Representatives Watson Coleman and French Hill Propose Federal Savings Accounts for Taxpayers
Today, Congresswoman Bonnie Watson Coleman (D-NJ) and Congressman French Hill (R-AR) announced the introduction of legislation that would allow taxpayers the option to defer a portion of their taxes into an account that earns interest for six months. The bill, The Refund to Rainy Day Savings Act, seeks to give more families the flexibility to handle minor emergencies.
“For too many families, a blown tire, a burst pipe, or even a few days off with the flu result in hard financial decisions — whether to risk your credit score by skipping a payment, miss the month’s rent or mortgage payments, or even pass on needed healthcare,” said Watson Coleman. “Since my first term, I have worked to get more families out of this hole, and the Refund to Rainy Day Savings Act would do just that. Working Americans are living on the brink. We have to find solutions that will give them a stronger financial footing.”
“We have a savings crisis in America,” said Hill. “In order to change the culture of saving money in states like Arkansas, innovative opportunities are needed to make it easier for Americans to build up savings for unexpected expenses. The Refund to Rainy Day Savings Act is a unique and inexpensive solution that can put low-income earners, who may have never saved money before, on the path to financial stability. Giving hardworking families the option to save will unleash more economic prosperity.”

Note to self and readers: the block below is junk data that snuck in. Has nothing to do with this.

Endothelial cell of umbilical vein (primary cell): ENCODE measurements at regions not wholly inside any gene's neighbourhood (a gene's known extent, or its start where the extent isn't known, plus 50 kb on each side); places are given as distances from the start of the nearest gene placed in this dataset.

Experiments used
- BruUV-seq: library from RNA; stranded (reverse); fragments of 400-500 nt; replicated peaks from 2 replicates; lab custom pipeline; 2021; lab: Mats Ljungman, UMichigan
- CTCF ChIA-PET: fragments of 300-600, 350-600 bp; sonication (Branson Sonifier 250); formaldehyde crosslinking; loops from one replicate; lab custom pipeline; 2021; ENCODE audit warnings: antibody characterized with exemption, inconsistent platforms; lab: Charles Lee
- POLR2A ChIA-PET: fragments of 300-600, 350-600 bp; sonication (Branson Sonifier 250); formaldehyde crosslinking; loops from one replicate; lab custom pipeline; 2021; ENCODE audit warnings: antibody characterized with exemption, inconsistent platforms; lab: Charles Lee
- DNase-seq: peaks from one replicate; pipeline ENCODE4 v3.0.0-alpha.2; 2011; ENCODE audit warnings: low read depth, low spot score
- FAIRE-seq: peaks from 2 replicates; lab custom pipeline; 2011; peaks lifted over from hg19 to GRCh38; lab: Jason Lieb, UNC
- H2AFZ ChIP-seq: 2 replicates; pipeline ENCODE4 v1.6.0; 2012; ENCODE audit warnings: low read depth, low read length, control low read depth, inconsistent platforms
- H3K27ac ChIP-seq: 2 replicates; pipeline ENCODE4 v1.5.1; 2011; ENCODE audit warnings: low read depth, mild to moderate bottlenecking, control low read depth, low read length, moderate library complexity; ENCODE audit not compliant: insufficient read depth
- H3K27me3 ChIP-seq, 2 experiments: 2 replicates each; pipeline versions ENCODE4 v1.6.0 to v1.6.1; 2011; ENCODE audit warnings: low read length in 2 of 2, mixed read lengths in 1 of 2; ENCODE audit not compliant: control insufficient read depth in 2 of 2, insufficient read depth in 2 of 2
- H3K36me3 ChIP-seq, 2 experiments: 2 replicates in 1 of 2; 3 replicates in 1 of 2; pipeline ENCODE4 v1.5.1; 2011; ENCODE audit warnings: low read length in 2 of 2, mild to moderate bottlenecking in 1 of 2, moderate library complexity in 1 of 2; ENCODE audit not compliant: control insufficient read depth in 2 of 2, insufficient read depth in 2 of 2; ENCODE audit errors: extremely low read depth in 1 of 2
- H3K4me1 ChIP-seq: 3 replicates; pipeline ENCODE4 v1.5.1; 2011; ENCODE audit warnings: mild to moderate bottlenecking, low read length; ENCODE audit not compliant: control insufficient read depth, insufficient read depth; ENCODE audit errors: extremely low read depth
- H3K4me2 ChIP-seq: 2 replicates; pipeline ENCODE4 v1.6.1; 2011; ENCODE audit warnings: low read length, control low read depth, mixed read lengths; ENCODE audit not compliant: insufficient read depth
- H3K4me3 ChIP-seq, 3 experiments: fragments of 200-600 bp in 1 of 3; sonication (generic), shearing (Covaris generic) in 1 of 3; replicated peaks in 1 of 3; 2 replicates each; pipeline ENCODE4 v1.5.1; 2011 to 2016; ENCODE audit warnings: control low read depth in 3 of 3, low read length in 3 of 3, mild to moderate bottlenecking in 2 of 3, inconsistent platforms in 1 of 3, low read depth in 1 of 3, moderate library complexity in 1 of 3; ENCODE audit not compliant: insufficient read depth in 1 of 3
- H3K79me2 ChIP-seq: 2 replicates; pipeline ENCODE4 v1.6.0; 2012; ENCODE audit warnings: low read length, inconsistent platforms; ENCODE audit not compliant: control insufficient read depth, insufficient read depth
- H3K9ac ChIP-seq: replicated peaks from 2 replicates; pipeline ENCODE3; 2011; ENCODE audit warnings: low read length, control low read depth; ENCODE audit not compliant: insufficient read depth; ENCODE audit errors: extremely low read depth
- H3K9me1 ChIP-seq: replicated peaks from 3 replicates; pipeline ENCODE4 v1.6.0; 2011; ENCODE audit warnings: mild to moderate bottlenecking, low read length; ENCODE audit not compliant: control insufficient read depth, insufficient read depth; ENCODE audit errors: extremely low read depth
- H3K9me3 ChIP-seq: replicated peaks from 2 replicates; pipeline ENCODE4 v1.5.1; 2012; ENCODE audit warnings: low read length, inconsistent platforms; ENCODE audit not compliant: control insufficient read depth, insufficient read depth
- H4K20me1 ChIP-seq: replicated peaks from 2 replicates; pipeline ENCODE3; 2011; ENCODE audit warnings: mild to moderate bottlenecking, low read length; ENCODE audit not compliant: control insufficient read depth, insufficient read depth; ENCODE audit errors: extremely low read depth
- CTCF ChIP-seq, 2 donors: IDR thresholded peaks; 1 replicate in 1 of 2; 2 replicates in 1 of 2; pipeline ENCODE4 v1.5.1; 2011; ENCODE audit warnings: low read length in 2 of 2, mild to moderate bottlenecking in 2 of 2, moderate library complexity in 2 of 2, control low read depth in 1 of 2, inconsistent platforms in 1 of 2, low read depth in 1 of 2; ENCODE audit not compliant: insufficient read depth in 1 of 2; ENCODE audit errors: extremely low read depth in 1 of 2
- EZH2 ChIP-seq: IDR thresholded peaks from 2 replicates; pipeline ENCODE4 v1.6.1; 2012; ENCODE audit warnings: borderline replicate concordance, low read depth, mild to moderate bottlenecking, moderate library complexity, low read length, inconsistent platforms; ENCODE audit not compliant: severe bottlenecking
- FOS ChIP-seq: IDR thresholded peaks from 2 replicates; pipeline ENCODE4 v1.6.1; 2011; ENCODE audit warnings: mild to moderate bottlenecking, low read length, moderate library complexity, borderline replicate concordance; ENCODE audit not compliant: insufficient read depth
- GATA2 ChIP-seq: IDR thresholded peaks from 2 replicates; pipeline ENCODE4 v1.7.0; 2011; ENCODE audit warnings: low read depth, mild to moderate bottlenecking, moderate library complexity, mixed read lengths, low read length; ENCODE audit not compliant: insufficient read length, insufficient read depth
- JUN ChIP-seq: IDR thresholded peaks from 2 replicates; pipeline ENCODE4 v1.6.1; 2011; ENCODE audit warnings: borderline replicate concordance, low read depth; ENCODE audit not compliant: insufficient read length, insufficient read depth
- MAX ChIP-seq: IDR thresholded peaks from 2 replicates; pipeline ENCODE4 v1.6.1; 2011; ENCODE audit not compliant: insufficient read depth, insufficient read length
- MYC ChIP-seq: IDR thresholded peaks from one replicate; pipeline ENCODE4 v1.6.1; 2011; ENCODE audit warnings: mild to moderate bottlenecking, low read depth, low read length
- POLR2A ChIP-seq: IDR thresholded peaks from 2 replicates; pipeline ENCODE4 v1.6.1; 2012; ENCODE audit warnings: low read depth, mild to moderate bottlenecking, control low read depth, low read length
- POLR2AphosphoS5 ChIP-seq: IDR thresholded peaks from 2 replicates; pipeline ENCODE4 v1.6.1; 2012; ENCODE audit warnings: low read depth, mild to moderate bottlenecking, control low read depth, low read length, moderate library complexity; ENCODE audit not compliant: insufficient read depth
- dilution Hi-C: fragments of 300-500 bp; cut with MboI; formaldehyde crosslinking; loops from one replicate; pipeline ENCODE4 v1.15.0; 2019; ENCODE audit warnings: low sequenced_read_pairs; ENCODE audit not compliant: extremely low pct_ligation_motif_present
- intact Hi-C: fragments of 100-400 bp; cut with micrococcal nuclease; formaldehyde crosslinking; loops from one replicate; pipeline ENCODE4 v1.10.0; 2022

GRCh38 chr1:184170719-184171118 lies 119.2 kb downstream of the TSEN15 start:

The Refund to Rainy Day Savings Act would allow tax filers receiving a refund via direct deposit to defer up to 20 percent of their refund to a Treasury-held account to accumulate interest. After six months, the refund, plus interest earned, would be transferred to the direct deposit account, encouraging more people to set aside emergency savings.
The bill also creates a pilot program to evaluate matches for low-income tax filers, redeploying the existing Assets for Independence match program with expanded flexibility to allow localities to identify best practices without increasing federal funding.
Last year, the federal Economic Well-Being of U.S. Households report found that 40 percent of Americans couldn’t cover an unexpected expense greater than $400 — an improvement on the same statistic from 2013. The Refund to Rainy Day Savings Act, a companion to legislation introduced by Senators Cory Booker (D-NJ), Doug Jones (D-AL), Tom Cotton (R-AR) and Todd Young (R-IN), would strengthen the financial foundation of these families.
To see the text of the bill, click here.